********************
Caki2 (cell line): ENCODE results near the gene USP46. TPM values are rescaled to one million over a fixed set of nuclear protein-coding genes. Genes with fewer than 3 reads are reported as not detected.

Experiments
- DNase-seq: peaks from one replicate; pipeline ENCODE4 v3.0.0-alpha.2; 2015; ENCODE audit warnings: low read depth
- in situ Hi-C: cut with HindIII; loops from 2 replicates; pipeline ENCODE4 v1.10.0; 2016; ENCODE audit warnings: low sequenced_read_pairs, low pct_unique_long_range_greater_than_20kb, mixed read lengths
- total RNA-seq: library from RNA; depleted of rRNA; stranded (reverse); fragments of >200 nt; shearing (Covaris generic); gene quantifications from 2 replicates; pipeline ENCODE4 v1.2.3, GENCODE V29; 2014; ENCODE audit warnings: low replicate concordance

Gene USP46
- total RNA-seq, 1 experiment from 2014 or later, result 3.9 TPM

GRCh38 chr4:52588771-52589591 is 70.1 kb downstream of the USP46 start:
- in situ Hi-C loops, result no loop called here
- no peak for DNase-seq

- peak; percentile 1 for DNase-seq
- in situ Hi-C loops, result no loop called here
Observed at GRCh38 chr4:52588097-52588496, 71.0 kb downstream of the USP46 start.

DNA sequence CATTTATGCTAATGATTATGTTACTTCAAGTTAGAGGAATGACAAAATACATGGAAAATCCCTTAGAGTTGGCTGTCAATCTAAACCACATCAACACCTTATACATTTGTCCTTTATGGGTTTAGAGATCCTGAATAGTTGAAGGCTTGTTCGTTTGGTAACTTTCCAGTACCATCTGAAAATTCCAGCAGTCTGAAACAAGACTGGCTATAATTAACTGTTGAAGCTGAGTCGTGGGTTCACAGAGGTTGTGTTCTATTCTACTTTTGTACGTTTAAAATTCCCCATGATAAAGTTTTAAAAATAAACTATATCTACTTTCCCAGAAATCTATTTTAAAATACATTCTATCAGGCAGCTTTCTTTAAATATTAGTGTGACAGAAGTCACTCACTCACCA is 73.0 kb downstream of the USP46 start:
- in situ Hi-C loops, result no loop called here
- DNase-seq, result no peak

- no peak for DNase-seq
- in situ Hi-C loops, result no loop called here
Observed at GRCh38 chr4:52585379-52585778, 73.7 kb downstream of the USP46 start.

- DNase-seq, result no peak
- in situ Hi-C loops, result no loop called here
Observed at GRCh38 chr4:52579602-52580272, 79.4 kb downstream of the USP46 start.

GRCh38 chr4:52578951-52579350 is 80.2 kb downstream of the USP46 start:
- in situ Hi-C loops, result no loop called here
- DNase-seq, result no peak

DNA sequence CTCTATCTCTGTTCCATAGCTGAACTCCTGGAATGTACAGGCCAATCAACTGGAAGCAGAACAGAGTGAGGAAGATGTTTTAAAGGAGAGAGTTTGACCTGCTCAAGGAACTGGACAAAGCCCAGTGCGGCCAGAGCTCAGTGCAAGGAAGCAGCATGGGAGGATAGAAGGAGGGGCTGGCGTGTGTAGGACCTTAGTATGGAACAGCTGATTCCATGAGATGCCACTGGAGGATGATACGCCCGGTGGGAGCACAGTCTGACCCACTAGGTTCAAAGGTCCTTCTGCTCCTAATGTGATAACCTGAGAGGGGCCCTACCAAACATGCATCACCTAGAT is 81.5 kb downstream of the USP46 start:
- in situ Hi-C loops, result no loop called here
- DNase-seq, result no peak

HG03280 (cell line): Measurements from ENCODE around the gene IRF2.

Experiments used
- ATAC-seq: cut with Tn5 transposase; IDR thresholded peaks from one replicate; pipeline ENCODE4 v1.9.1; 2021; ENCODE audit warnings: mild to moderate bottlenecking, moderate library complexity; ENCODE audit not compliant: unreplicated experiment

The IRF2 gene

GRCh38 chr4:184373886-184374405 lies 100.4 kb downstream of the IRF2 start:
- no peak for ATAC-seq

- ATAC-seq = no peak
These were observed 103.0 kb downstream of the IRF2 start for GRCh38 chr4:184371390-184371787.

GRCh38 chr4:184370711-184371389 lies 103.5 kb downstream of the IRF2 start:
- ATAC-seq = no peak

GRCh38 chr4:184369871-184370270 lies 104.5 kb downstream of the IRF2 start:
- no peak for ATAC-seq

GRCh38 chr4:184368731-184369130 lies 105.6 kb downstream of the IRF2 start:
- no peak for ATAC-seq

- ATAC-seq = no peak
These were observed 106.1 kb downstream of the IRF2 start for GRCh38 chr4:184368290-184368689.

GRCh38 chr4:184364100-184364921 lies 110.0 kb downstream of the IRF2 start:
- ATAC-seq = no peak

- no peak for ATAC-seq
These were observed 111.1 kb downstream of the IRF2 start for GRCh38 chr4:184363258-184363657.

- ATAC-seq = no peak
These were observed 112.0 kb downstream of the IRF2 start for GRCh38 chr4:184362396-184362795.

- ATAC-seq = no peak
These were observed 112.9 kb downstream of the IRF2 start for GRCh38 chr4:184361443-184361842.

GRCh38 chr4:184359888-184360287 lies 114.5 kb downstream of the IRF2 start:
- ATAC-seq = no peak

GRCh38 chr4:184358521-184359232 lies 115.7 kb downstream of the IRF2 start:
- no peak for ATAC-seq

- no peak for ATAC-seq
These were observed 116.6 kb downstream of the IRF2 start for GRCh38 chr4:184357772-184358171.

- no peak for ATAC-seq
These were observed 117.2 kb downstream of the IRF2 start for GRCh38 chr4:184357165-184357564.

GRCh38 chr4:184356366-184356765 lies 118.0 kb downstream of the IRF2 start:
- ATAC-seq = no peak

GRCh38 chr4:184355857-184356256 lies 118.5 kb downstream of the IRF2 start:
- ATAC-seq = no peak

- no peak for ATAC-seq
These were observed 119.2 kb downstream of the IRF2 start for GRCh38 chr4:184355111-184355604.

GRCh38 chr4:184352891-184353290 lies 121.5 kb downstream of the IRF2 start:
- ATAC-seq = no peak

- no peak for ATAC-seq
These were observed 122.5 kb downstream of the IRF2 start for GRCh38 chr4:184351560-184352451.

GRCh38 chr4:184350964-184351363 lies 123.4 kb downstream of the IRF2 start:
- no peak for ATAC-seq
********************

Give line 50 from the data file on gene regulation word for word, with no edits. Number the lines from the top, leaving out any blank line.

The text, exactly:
These were observed 112.0 kb downstream of the IRF2 start for GRCh38 chr4:184362396-184362795.